Yemeni government officials revealed that the number of coup militia fighters in the city of Hodeidah has risen to about 3500 fighters, all of which are deployed in vital sites and all nearby state institutions.
The spike in the number of deployed militants came after Houthis were able to relocate some 1,000 fighters, all of whom are underage, from the northern side of the city.
Houthi actions do not appear to be moving towards peace and implementing the mechanisms of the ceasefire agreed upon in Hodeidah, known as the Stockholm agreement.
Hodeidah Deputy Governor Walid Al-Qadimi, in a phone interview with Asharq Al-Awsat, said that Houthi militias have intensified their military operations in Hodeidah city over the past few days. The Iran-backed militia deployed snipers heavily on high-rise buildings and worked to cut off main streets.
According to Qadimi, the militias also blocked the city’s corniche. These moves have helped the armed group impose its control over movement in the city.
The militia's actions, Qadimi said, relay an important message to the international community that Hodeidah cannot be overlooked. The city is perceived as a main source of income for militias and a route for smuggling weapons and oil derivatives.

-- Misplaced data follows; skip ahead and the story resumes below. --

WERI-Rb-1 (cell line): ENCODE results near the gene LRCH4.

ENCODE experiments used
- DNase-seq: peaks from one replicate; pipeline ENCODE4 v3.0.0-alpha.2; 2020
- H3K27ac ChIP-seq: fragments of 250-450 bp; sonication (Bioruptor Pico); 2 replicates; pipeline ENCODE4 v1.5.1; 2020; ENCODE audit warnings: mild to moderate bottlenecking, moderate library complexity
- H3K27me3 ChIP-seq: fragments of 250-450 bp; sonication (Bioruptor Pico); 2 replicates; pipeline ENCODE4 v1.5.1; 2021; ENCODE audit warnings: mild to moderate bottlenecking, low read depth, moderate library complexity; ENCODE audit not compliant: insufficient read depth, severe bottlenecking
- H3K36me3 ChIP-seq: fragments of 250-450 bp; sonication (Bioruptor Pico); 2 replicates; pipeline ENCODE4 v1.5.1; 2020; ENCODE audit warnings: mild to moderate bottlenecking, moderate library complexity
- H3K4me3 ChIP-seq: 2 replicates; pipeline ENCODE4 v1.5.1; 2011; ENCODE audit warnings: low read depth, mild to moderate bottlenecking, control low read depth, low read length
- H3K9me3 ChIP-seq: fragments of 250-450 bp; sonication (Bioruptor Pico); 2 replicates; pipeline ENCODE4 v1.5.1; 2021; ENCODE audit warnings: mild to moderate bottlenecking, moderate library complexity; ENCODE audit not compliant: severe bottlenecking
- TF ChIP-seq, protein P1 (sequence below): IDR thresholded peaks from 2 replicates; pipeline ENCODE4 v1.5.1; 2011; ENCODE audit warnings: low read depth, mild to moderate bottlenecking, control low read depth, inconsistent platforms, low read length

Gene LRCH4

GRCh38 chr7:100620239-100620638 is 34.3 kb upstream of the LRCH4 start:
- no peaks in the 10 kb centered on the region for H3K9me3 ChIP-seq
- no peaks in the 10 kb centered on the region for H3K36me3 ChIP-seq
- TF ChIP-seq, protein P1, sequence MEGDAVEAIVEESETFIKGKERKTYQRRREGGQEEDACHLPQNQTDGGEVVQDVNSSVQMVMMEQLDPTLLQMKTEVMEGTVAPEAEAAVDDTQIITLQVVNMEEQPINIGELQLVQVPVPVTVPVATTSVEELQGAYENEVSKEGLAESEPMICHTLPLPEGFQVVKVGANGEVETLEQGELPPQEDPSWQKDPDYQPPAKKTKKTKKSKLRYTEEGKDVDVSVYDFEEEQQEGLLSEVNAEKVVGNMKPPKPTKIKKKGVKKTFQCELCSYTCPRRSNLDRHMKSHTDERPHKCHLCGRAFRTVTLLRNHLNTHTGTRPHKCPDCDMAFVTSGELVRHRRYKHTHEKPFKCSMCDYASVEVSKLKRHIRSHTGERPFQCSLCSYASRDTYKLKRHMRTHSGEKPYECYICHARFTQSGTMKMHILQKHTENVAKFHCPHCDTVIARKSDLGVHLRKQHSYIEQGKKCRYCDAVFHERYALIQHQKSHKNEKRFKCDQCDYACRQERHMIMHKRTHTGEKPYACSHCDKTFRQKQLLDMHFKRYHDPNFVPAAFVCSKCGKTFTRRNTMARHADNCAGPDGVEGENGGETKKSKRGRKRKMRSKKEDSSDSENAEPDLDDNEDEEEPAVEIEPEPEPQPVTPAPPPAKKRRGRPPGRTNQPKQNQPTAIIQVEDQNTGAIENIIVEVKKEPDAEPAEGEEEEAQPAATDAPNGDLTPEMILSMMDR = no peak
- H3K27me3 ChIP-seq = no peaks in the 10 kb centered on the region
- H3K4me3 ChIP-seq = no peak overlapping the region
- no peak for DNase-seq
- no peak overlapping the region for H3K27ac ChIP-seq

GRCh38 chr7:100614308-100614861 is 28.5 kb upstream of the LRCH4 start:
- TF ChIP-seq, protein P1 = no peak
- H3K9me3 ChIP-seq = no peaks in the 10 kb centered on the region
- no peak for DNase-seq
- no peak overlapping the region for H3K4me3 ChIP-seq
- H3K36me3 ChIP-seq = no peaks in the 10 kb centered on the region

This indicates that Houthis will in no way cede the city under the agreement.
Among the many questionable behaviors that threaten the ceasefire was Houthis firing missiles and drones at the Red Sea port city of al-Mokha, causing deaths and injuries and damaging a hospital.
“The Houthi militia backed by Iran ... (used) ballistic missiles and exploding drones. Most of them were intercepted and some fell on residential areas, a displaced persons camp and a health center run by Medecins Sans Frontieres (MSF),” the pro-coalition joint military command of the western coast said in a statement, without mentioning whether military targets had been hit.